On Wednesday, the consumer price index told us that annual inflation is at 6.2% — its highest reading since 1990. For months, though, the federal government has stuck to its view that the rumors of inflation continuing are greatly exaggerated.
Treasury Secretary Janet Yellen reiterated that idea this week in an interview with “Marketplace” host Kai Ryssdal. But what do other economists think?
Carola Binder lives in Haverford, Pennsylvania, with her husband and four young children, ages 1 to 7. Everybody drinks a lot of milk.
“We actually buy powdered milk at wholesale. So we buy it, like, 50 pounds at a time so we don’t have to worry about inflation as much because we just have everything, like, prepurchased in bulk,” she said.
Binder feels price spikes at the grocery store like everyone else. But she also knows how we got here. She teaches economics at Haverford College and her research focuses on expectations, inflation and monetary policy. What we’re seeing right now, she said, is — in part — economic psychology.
“You know, when people see prices rising faster than they’re used to, how much will they believe that it is just this temporary supply chain issue? And how much will they think that it’s something that’s more here to stay?” Binder said. “And the more they think that it’s here to stay, the more they are going to start behaving in ways that do prolong it.”
That is inflation’s self-fulfilling prophecy. But psychology aside, things are indeed more expensive.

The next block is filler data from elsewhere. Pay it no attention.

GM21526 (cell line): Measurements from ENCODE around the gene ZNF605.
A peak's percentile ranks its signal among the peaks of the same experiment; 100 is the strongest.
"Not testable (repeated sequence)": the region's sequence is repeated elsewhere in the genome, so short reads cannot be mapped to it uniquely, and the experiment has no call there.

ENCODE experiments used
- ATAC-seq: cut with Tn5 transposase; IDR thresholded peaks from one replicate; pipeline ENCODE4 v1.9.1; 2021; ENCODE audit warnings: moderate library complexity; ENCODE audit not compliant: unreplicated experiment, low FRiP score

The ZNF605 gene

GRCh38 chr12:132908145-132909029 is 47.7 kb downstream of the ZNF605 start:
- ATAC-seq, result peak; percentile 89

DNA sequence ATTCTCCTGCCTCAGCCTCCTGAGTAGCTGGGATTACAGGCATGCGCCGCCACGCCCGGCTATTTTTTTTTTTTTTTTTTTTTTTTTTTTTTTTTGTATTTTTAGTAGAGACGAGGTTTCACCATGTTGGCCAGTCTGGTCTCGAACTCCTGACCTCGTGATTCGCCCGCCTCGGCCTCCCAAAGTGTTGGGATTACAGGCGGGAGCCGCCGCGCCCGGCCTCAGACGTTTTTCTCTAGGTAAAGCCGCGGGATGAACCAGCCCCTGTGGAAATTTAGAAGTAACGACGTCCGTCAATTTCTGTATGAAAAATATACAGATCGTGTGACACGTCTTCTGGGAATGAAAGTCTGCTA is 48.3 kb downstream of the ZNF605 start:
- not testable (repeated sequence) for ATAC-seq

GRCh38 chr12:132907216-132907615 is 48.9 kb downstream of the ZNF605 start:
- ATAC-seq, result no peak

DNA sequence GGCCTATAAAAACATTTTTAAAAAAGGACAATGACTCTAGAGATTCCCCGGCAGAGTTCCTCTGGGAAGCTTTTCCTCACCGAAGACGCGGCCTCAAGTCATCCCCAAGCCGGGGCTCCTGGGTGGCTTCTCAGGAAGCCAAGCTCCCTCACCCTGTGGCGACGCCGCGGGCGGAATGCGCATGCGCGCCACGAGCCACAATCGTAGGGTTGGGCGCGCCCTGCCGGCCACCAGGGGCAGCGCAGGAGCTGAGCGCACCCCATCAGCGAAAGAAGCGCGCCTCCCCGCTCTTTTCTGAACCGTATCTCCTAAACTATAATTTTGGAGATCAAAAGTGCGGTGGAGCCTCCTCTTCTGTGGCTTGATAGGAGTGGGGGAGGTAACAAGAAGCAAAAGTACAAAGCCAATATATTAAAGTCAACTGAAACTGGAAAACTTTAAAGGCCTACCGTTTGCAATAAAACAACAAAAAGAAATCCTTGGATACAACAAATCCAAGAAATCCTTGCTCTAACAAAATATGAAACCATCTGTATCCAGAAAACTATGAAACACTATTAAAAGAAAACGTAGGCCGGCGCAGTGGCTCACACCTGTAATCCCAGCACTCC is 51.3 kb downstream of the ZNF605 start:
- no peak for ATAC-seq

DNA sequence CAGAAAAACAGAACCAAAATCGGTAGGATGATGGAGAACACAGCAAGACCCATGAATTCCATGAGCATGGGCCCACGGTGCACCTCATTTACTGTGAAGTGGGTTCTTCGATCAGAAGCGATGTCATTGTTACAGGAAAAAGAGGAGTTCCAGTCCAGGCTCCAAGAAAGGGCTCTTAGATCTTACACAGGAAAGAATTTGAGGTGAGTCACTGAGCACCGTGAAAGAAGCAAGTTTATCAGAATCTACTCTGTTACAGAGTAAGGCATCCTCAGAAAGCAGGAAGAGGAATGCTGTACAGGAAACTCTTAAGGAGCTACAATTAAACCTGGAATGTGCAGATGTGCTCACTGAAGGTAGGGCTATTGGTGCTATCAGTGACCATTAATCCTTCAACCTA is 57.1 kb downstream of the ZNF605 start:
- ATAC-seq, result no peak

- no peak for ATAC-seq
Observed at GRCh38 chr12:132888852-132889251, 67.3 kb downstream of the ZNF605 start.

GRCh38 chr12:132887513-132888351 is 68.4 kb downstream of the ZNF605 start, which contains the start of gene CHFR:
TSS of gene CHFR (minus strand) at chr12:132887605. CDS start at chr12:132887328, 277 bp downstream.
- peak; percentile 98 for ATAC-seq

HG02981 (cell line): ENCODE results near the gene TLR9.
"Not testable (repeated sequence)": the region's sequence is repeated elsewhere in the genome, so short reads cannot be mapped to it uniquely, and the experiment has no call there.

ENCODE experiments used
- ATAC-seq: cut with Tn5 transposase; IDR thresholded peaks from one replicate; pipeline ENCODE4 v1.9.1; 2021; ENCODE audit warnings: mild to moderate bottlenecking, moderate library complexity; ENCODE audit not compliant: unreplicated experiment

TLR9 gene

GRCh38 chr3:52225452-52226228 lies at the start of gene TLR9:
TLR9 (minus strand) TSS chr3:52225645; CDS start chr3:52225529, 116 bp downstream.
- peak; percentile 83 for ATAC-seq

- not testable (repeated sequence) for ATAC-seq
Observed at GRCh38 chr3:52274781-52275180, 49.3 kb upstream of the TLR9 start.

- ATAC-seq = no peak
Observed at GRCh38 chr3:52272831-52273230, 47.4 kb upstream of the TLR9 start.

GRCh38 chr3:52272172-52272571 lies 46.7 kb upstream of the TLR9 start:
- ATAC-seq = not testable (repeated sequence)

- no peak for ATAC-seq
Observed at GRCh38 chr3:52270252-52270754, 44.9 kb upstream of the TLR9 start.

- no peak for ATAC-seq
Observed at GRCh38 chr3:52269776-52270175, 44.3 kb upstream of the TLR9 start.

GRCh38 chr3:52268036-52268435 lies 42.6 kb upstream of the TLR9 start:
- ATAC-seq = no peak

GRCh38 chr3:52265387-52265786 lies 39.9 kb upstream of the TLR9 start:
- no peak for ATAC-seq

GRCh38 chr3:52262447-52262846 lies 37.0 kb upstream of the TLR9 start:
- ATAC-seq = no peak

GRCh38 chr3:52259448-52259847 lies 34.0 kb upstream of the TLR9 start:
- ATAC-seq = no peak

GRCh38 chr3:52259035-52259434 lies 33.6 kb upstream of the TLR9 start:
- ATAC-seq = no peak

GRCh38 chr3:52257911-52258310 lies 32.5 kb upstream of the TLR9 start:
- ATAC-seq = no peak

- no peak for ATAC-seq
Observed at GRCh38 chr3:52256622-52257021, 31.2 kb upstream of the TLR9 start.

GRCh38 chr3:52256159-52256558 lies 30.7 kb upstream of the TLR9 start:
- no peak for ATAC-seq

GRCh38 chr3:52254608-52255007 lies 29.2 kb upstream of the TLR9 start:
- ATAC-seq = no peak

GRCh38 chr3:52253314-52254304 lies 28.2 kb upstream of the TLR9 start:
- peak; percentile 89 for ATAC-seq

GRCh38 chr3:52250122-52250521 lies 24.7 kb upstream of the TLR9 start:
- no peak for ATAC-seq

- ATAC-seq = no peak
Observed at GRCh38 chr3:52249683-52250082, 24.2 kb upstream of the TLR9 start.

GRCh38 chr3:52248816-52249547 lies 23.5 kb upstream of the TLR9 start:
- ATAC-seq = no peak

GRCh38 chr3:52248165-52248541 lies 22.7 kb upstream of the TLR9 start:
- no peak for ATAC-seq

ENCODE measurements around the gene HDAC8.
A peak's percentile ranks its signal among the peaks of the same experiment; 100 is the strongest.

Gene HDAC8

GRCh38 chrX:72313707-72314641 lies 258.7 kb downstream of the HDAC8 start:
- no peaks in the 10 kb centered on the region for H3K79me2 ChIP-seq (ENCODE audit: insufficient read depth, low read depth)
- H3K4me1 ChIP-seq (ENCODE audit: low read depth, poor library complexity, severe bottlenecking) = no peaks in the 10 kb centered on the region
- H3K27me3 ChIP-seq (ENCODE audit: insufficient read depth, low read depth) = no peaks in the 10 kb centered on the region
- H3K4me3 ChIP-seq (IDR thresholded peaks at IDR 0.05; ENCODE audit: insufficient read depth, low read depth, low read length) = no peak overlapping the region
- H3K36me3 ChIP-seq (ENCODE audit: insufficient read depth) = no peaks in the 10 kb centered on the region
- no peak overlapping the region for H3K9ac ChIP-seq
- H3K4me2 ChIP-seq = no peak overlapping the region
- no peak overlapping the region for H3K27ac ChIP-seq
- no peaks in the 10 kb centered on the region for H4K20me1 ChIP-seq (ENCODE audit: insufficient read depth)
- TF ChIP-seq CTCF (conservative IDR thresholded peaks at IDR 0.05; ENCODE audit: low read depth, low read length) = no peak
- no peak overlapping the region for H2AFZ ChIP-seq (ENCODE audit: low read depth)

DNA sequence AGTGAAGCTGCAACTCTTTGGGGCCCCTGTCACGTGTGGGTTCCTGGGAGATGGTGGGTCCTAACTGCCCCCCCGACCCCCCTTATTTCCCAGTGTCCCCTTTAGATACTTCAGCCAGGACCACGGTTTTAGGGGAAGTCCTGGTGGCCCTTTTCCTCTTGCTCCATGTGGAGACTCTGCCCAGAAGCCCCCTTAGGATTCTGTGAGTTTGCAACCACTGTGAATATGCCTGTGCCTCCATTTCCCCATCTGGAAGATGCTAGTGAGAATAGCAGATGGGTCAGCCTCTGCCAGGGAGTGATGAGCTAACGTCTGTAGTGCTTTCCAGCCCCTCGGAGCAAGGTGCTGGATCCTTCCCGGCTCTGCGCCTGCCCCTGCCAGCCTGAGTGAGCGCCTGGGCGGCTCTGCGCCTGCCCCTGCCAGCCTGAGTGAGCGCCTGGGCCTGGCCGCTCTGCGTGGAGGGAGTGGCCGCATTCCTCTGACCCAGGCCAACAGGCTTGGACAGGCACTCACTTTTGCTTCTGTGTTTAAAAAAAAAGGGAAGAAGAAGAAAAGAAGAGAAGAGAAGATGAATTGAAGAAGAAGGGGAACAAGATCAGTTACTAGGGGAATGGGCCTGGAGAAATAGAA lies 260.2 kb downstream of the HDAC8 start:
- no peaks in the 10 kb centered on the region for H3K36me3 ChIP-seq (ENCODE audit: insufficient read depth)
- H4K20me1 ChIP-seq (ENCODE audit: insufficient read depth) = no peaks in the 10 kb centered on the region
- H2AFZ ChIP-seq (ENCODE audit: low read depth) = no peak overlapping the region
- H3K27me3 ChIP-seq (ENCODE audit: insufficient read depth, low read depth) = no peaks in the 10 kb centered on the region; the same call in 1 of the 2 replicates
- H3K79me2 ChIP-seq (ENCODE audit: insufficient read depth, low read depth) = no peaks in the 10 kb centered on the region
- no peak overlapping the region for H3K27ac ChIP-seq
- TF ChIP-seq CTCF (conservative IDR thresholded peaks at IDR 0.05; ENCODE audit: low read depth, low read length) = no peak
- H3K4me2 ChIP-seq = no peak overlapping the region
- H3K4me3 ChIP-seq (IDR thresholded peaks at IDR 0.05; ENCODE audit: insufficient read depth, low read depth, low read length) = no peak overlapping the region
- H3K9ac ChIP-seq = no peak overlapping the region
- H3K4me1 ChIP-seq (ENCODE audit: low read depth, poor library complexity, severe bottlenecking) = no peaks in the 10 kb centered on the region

Part of the problem is that firms are all experiencing the same supply chain issues, according to Eric Freedman at U.S. Bank asset management group.
Consumers are used to being able to choose based on price. “But if vendor one and vendor two are both going through some really significant price increases, then there are no alternatives,” Freedman said.
So, whether you’re buying whole milk or milk powder, the cost is still higher than it was last year. That’s something policymakers shouldn’t ignore, said Jay Hatfield, CEO at Infrastructure Capital Management.
“It’s not just a theoretical economic problem. This is going to be a huge problem during the winter for consumers to be able to afford gasoline, utility bills and food,” he said.
On top of that, housing prices are seeing more than 20% inflation year over year, and Hatfield doesn’t think that’s going to slow down anytime soon.
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